Top 25 Cited Gamma Knife® Surgery Articles - Trigeminal Neuralgia

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Gamma knife surgery for trigeminal neuralgia: improved initial response with two isocenters and increasing dose

Tracy E. Alpert, Chung T. Chung, Lisa T. Mitchell, Charles J. Hodge, Craig T. Montgomery, Jeffrey A. Bogart, Daniel Y-J. Kim, Danel A. Bassano, and Seung S. Hahn

Object. The authors sought to evaluate the initial response of trigeminal neuralgia (TN) to gamma knife surgery (GKS) based on the number of shots delivered and radiation dose.

Methods. Between September 1998 and September 2003, some 63 patients with TN refractory to medical or surgical management underwent GKS at Upstate Medical University. Ten patients had multiple sclerosis and 25 patients had undergone prior invasive treatment. Gamma knife surgery was delivered to the trigeminal nerve root entry zone in one shot in 27 patients or two shots in 36 patients. The radiation dose was escalated to less than or equal to 80 Gy in 20 patients, 85 Gy in 21 patients, and greater than or equal to 90 Gy in 22 patients. Pain before and after GKS was assessed using the Barrow Neurological Institute Pain Scale and the improvement score was analyzed as a function of dose grouping and number of shots.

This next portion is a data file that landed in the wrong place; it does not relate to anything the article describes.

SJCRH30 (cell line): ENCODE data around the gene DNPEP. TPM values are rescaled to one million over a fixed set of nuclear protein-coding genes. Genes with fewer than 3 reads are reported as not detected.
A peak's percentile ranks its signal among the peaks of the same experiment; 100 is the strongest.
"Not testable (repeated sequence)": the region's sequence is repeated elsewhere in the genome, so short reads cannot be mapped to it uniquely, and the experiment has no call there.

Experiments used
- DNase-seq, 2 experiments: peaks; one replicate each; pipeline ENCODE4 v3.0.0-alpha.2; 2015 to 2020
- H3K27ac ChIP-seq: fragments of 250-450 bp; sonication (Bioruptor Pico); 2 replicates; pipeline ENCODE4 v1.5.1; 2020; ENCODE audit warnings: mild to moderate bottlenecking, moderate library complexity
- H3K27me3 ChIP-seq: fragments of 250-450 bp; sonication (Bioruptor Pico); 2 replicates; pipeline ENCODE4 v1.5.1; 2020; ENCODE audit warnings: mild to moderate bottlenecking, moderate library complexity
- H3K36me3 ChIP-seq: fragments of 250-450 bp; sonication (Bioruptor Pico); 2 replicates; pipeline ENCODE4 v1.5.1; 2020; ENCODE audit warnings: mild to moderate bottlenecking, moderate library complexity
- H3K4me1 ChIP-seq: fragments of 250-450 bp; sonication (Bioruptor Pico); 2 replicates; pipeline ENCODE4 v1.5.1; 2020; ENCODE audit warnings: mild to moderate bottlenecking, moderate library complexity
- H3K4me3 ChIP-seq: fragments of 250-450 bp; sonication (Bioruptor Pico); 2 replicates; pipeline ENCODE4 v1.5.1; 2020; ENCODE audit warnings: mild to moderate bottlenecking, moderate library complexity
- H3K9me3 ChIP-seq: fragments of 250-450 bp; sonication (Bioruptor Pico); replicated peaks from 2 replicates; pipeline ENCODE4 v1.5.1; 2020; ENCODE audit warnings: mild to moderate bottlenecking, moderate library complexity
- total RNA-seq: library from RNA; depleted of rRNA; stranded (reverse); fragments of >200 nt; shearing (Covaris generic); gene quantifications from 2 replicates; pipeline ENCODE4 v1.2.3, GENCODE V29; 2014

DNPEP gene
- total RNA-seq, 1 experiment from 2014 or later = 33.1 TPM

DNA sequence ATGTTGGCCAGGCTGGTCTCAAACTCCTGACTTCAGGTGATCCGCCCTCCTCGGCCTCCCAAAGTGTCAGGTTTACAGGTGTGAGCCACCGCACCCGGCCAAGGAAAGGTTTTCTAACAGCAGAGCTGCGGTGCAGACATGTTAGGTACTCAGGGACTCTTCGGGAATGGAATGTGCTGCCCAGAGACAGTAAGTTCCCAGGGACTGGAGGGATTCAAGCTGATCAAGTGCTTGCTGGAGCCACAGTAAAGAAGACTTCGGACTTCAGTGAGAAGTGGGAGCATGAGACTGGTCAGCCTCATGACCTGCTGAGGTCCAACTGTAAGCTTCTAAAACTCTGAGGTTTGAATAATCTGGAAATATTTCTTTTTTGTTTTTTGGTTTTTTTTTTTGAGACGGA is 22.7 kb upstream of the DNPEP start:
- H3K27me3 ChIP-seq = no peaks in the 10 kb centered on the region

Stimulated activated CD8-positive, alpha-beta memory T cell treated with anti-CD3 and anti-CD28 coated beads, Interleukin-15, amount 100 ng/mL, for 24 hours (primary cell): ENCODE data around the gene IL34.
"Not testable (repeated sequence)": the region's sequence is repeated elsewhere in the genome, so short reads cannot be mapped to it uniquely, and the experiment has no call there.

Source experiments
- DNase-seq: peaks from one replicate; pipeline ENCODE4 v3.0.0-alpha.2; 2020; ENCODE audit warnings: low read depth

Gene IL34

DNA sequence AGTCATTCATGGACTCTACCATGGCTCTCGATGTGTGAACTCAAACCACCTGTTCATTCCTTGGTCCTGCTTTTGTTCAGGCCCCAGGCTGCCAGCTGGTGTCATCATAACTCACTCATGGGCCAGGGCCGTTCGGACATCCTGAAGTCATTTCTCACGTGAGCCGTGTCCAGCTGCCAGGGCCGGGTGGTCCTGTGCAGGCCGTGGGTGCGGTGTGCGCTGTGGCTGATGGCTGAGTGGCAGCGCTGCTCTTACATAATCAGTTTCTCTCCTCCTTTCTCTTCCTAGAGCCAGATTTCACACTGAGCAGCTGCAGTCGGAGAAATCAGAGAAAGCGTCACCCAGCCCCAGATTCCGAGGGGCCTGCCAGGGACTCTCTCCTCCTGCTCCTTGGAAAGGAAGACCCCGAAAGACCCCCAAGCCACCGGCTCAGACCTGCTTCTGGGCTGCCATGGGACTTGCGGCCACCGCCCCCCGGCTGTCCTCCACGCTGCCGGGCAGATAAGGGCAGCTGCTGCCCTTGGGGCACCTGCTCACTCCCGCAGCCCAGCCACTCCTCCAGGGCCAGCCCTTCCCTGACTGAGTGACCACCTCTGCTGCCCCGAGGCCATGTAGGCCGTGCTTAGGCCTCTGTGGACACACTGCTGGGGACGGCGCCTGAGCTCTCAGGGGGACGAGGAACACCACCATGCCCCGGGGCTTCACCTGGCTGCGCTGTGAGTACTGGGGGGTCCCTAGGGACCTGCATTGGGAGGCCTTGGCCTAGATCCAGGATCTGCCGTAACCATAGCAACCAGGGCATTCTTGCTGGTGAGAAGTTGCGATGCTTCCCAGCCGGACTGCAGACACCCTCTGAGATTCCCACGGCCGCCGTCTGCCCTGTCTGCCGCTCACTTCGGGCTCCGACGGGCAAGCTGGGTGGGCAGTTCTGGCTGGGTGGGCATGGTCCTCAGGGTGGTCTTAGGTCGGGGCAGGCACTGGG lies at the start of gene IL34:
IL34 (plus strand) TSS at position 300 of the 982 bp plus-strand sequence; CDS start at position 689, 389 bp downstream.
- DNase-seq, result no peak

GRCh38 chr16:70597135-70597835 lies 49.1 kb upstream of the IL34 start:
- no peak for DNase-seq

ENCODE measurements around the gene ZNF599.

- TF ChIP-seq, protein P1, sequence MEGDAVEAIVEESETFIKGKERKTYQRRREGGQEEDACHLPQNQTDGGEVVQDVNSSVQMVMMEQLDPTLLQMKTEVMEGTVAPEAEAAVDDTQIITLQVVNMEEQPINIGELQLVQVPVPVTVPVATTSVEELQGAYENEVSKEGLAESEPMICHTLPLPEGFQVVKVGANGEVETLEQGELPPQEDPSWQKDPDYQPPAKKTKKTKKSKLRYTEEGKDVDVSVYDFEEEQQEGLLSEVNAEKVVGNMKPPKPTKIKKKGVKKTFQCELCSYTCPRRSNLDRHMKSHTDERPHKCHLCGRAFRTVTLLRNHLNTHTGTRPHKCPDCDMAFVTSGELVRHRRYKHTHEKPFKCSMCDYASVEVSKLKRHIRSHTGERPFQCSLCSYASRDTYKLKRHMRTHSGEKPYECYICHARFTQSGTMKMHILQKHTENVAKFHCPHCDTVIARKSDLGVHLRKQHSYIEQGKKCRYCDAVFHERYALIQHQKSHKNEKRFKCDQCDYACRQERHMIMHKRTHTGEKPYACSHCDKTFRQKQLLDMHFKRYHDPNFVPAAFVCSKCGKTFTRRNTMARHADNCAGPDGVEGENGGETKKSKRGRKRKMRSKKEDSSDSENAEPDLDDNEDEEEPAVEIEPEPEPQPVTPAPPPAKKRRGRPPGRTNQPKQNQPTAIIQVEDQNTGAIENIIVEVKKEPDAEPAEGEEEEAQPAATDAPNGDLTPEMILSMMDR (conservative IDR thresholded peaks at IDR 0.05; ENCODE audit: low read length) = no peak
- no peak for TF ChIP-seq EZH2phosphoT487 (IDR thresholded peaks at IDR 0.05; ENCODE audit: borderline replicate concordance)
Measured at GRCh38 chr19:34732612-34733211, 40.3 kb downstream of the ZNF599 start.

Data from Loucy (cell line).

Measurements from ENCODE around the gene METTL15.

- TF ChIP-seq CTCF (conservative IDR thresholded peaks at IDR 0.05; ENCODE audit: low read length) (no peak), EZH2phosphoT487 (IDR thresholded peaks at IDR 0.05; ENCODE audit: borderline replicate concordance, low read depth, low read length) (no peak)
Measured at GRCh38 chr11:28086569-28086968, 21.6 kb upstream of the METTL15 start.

Sixty patients were available for evaluation, with an initial overall and complete response rate of 90% and 27%, respectively. There was a greater improvement score for patients who were treated with two shots compared with one shot, mean 2.83 compared with 1.72 (p < 0.001). There was an increased improvement in score at each dose escalation level: less than or equal to 80 Gy (p = 0.017), 85 Gy (p < 0.001), and greater than or equal to 90 Gy (p < 0.001). Linear regression analysis also indicated that there was a greater response with an increased dose (p = 0.021). Patients treated with two shots were more likely to receive a higher dose (p < 0.001). There were no severe complications. Five patients developed mild facial numbness.

Conclusions. Gamma knife surgery is an effective therapy for TN. Initial response rates appear to correlate with the number of shots and dose.